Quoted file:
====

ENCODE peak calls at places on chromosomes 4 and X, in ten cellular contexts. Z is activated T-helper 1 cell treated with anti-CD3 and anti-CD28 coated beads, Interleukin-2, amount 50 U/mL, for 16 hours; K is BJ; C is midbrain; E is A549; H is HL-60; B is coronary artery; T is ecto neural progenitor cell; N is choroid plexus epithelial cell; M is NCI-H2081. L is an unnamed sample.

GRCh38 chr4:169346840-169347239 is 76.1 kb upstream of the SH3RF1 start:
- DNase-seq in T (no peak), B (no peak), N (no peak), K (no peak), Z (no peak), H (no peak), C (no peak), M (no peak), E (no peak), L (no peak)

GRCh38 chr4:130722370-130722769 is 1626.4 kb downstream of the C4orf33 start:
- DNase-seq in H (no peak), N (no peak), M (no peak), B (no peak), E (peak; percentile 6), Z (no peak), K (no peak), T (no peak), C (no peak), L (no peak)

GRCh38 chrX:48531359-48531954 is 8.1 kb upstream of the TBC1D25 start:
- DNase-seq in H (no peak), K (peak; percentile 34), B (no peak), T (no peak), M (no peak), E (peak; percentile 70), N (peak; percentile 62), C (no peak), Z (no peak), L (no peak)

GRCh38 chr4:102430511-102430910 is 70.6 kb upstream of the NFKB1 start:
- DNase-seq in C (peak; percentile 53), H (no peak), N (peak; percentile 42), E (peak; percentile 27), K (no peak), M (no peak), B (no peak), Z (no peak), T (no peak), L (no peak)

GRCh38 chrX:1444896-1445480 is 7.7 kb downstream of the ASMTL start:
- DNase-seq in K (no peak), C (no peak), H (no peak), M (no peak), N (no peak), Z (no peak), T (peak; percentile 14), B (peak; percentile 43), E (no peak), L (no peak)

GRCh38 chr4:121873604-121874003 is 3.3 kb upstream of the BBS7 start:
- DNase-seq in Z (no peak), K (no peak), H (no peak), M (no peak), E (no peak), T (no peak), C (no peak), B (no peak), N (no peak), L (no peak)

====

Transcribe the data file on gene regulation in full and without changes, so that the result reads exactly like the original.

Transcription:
ENCODE peak calls at places on chromosomes 4 and X, in ten cellular contexts. Z is activated T-helper 1 cell treated with anti-CD3 and anti-CD28 coated beads, Interleukin-2, amount 50 U/mL, for 16 hours; K is BJ; C is midbrain; E is A549; H is HL-60; B is coronary artery; T is ecto neural progenitor cell; N is choroid plexus epithelial cell; M is NCI-H2081. L is an unnamed sample.

GRCh38 chr4:169346840-169347239 is 76.1 kb upstream of the SH3RF1 start:
- DNase-seq in T (no peak), B (no peak), N (no peak), K (no peak), Z (no peak), H (no peak), C (no peak), M (no peak), E (no peak), L (no peak)

GRCh38 chr4:130722370-130722769 is 1626.4 kb downstream of the C4orf33 start:
- DNase-seq in H (no peak), N (no peak), M (no peak), B (no peak), E (peak; percentile 6), Z (no peak), K (no peak), T (no peak), C (no peak), L (no peak)

GRCh38 chrX:48531359-48531954 is 8.1 kb upstream of the TBC1D25 start:
- DNase-seq in H (no peak), K (peak; percentile 34), B (no peak), T (no peak), M (no peak), E (peak; percentile 70), N (peak; percentile 62), C (no peak), Z (no peak), L (no peak)

GRCh38 chr4:102430511-102430910 is 70.6 kb upstream of the NFKB1 start:
- DNase-seq in C (peak; percentile 53), H (no peak), N (peak; percentile 42), E (peak; percentile 27), K (no peak), M (no peak), B (no peak), Z (no peak), T (no peak), L (no peak)

GRCh38 chrX:1444896-1445480 is 7.7 kb downstream of the ASMTL start:
- DNase-seq in K (no peak), C (no peak), H (no peak), M (no peak), N (no peak), Z (no peak), T (peak; percentile 14), B (peak; percentile 43), E (no peak), L (no peak)

GRCh38 chr4:121873604-121874003 is 3.3 kb upstream of the BBS7 start:
- DNase-seq in Z (no peak), K (no peak), H (no peak), M (no peak), E (no peak), T (no peak), C (no peak), B (no peak), N (no peak), L (no peak)